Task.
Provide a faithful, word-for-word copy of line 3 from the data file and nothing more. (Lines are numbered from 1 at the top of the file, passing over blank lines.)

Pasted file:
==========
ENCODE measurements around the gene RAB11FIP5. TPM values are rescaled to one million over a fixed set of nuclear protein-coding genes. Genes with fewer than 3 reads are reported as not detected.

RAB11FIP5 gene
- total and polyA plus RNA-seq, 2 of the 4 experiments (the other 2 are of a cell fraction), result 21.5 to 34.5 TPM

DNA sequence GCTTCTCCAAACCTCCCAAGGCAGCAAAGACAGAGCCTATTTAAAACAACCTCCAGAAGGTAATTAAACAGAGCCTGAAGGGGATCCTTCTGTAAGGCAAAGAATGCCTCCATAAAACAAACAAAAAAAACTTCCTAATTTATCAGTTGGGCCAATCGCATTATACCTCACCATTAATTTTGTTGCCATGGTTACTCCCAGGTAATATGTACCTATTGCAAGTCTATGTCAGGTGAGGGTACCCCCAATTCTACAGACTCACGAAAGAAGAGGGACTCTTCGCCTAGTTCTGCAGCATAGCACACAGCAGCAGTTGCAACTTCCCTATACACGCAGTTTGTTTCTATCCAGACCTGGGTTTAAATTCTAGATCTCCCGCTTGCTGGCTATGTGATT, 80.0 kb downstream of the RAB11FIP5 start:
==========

- total and polyA plus RNA-seq, 2 of the 4 experiments (the other 2 are of a cell fraction), result 21.5 to 34.5 TPM